Posted by: John Baez on January 2, 2007 9:09 PM | Permalink | Reply to this

Re: Higher Categories and their Applications

Where are you staying?

I have a room in

“Days Hotel & Conference Centre” (30 Carlton Street)

If you just let me know where I can find you, I’ll come by.

We’ll be talking about nn-categories, so I’ll probably need a beer by then.

Due to jet lag, I might even need a 2-beer. But a strict one.

Posted by: urs on January 2, 2007 9:20 PM | Permalink | Reply to this

Re: Higher Categories and their Applications

John wrote:

Tom Leinster and I are arriving on the evening of January 5th

Actually, I’m arriving on the evening of 6th (Saturday). I fully expect to be jet-lagged and exhausted from having stayed up packing and preparing all of the night before, as seems to be inevitable. But it would be great to meet up with people, and the beer will go to my head even faster than usual.

Posted by: Tom Leinster on January 3, 2007 3:37 PM | Permalink | Reply to this

Re: Higher Categories and their Applications

Should we arrange then that I’ll come by the Annex Quest House after I have dropped my luggage?

My plane is supposed to arrive 15:40 at Pearson International.

I don’t know how long it will take me to get from that point to my hotel and then to some place where we meet. Maybe 18:00 is reasonable.

Posted by: urs on January 3, 2007 3:56 PM | Permalink | Reply to this

Re: Higher Categories and their Applications

This might be off to the side, but are there any other Café regulars going to the New Orleans meeting? A meet-up at some point? Or is everyone else going up to the Toronto event?

Posted by: John Armstrong on January 3, 2007 1:35 AM | Permalink | Reply to this

Re: Higher Categories and their Applications

John Armstrong wrote:

[…] are there any other Café regulars going to the New Orleans meeting? A meet-up at some point? Or is everyone else going up to the Toronto event?

The 2007 Joint Mathematics Meetings in New Orleans will end before Higher Categories and their Applications starts — and my student Jeffrey Morton is going to both! I’ll send him an email saying you’ll be in New Orleans. You can recognize him from the blurry picture on his webpage, or this. He’s a lot less scary than he looks.

I don’t know any other Café regulars going to New Orleans.

Posted by: John Baez on January 3, 2007 1:53 AM | Permalink | Reply to this

Re: Higher Categories and their Applications

I remember him from his talk at Union. Thanks for the heads-up, I’ll try to run into him.

Posted by: John Armstrong on January 3, 2007 3:29 AM | Permalink | Reply to this

Re: Higher Categories and their Applications

Of course! We all met at Union College!

Posted by: John Baez on January 3, 2007 5:50 AM | Permalink | Reply to this

Re: Higher Categories and their Applications

Will anyone else be around that [Monday] evening and in need of a beer or something?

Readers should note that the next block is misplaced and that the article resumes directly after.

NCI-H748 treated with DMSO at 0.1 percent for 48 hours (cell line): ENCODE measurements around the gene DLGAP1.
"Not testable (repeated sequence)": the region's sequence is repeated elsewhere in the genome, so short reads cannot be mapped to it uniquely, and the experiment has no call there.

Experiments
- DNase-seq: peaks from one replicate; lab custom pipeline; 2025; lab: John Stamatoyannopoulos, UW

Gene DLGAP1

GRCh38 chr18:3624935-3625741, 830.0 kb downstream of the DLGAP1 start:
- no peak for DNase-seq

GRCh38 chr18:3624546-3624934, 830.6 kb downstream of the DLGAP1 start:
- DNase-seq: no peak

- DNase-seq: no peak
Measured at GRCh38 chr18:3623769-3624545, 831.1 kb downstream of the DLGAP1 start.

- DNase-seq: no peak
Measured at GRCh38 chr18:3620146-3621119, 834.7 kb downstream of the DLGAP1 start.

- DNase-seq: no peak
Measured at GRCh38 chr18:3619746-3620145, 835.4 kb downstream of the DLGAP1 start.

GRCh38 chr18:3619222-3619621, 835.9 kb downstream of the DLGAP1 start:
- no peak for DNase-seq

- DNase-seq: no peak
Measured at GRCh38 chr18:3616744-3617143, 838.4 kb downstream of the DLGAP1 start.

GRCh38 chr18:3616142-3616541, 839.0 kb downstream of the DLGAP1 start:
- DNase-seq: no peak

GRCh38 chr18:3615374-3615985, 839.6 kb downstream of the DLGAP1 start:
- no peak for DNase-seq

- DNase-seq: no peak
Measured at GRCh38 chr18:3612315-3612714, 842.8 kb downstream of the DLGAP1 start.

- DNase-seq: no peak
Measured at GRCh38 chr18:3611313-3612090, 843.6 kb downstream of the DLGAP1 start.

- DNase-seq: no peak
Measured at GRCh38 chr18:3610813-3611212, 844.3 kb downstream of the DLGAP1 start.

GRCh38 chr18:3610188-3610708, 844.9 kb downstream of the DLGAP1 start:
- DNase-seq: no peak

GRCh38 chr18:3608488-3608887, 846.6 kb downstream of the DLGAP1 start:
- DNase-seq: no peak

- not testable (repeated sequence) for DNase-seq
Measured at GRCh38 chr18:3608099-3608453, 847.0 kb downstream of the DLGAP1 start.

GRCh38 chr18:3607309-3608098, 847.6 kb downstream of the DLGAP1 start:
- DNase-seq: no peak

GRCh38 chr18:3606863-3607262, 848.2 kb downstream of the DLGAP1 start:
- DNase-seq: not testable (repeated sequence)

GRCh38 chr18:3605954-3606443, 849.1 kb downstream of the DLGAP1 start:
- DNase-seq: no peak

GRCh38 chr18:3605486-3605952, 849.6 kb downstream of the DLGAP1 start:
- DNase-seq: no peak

I should be arriving (downtown, by Greyhound) Monday morning at 9:25 EST. I won’t be jet-lagged exactly, but I’ll still be tired. So I really should meet somebody that morning for coffee (or tea, whatever they drink in Canada). I don’t drink alcohol, but I’m sure that I’ll find something to substitute by the evening.

Posted by: Toby Bartels on January 3, 2007 9:35 PM | Permalink | Reply to this

Re: Higher Categories and their Applications

I’m sure that I’ll find something to substitute by the evening.

Okay, good. Where should we all meet, then, Monday evening?

Since I don’t know Toronto, I cannot make any good suggestions.

P.S.

Konrad Waldorf, a colleague of mine, will also arrive that evening. But later. It would maybe be good if we could agree on a meeting place where it is agreeable to spend some time. That would enlarge the chances of our intercontinental worldlines to get close enough in spacetime.

Posted by: urs on January 3, 2007 10:02 PM | Permalink | Reply to this

Re: Higher Categories and their Applications

I don’t know Toronto, but here’s one option for a place to meet:

It’s relatively cheap and it has food, coffee and booze — though I only see wine and other drinks on their menu, not beer. It stays open late, and I believe it has plenty of indoor seating, though they brag about their patio. With high temperatures in Toronto averaging 5 Celsius, I don’t think we want to sit outside!

(It’s really called the Café Diplomatico.)

It’s marked ‘B’ on this map. The grey stuff above the eastern end of College Street on this map is the University of Toronto. The Fields Institute is 222 College St., one block east of the intersection of College and Spadina.

Annex Quest House is roughly ten blocks north on Spadina — it’s the point marked ‘A’ here. 30 Carlton Street, where Toby is staying, is about ten blocks east on College — it’s the point marked ‘F’ here.

Since Urs may arrive around 18:00 on Monday January 8th, I suggest that we all meet at the Café Diplomatico around this time. Konrad Waldorf could show up later.

Does this seem like a good plan?

I also suggest that Tom try to reach me at the hotel when he arrives the evening of the 6th. It seems at this time nobody n-categorical will be there but me.

Perhaps Toby should call me when he arrives in Toronto on the morning of Monday the 8th. The phone number at Annex Quest House is 1-416-922-1934. We can try to have brunch somewhere on College Street.

Posted by: John Baez on January 3, 2007 11:31 PM | Permalink | Reply to this

Re: Higher Categories and their Applications